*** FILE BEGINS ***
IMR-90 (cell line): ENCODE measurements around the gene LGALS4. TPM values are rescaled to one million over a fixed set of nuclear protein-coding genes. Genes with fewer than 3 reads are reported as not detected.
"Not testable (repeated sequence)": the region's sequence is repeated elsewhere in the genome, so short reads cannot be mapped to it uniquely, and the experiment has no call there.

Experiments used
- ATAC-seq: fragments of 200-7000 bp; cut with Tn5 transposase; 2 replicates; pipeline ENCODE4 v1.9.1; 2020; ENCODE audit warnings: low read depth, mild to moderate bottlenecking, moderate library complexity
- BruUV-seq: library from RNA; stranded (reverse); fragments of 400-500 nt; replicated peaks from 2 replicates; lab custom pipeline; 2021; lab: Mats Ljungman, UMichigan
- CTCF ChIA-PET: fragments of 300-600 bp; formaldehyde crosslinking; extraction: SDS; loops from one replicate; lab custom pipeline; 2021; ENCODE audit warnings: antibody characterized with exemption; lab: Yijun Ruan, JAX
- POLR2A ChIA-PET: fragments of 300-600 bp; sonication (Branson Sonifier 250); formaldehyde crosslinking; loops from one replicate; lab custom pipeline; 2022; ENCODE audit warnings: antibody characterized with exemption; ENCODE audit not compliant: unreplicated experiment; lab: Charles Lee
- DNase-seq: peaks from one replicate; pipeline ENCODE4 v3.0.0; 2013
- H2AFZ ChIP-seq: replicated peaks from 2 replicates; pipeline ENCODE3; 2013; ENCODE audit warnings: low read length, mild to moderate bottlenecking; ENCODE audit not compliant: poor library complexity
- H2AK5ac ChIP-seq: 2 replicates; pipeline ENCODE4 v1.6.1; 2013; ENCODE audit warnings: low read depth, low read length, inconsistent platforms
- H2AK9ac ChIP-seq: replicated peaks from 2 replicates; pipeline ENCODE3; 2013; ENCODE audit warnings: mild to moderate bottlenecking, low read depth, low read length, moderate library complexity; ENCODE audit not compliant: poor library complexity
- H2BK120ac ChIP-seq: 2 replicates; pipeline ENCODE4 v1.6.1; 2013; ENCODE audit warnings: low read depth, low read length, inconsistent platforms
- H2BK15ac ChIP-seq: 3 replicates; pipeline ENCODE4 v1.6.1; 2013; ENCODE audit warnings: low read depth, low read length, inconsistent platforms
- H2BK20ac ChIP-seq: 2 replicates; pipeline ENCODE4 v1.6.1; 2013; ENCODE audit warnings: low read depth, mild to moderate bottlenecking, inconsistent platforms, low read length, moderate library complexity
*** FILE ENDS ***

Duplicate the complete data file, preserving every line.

IMR-90 (cell line): ENCODE measurements around the gene LGALS4. TPM values are rescaled to one million over a fixed set of nuclear protein-coding genes. Genes with fewer than 3 reads are reported as not detected.
"Not testable (repeated sequence)": the region's sequence is repeated elsewhere in the genome, so short reads cannot be mapped to it uniquely, and the experiment has no call there.

Experiments used
- ATAC-seq: fragments of 200-7000 bp; cut with Tn5 transposase; 2 replicates; pipeline ENCODE4 v1.9.1; 2020; ENCODE audit warnings: low read depth, mild to moderate bottlenecking, moderate library complexity
- BruUV-seq: library from RNA; stranded (reverse); fragments of 400-500 nt; replicated peaks from 2 replicates; lab custom pipeline; 2021; lab: Mats Ljungman, UMichigan
- CTCF ChIA-PET: fragments of 300-600 bp; formaldehyde crosslinking; extraction: SDS; loops from one replicate; lab custom pipeline; 2021; ENCODE audit warnings: antibody characterized with exemption; lab: Yijun Ruan, JAX
- POLR2A ChIA-PET: fragments of 300-600 bp; sonication (Branson Sonifier 250); formaldehyde crosslinking; loops from one replicate; lab custom pipeline; 2022; ENCODE audit warnings: antibody characterized with exemption; ENCODE audit not compliant: unreplicated experiment; lab: Charles Lee
- DNase-seq: peaks from one replicate; pipeline ENCODE4 v3.0.0; 2013
- H2AFZ ChIP-seq: replicated peaks from 2 replicates; pipeline ENCODE3; 2013; ENCODE audit warnings: low read length, mild to moderate bottlenecking; ENCODE audit not compliant: poor library complexity
- H2AK5ac ChIP-seq: 2 replicates; pipeline ENCODE4 v1.6.1; 2013; ENCODE audit warnings: low read depth, low read length, inconsistent platforms
- H2AK9ac ChIP-seq: replicated peaks from 2 replicates; pipeline ENCODE3; 2013; ENCODE audit warnings: mild to moderate bottlenecking, low read depth, low read length, moderate library complexity; ENCODE audit not compliant: poor library complexity
- H2BK120ac ChIP-seq: 2 replicates; pipeline ENCODE4 v1.6.1; 2013; ENCODE audit warnings: low read depth, low read length, inconsistent platforms
- H2BK15ac ChIP-seq: 3 replicates; pipeline ENCODE4 v1.6.1; 2013; ENCODE audit warnings: low read depth, low read length, inconsistent platforms
- H2BK20ac ChIP-seq: 2 replicates; pipeline ENCODE4 v1.6.1; 2013; ENCODE audit warnings: low read depth, mild to moderate bottlenecking, inconsistent platforms, low read length, moderate library complexity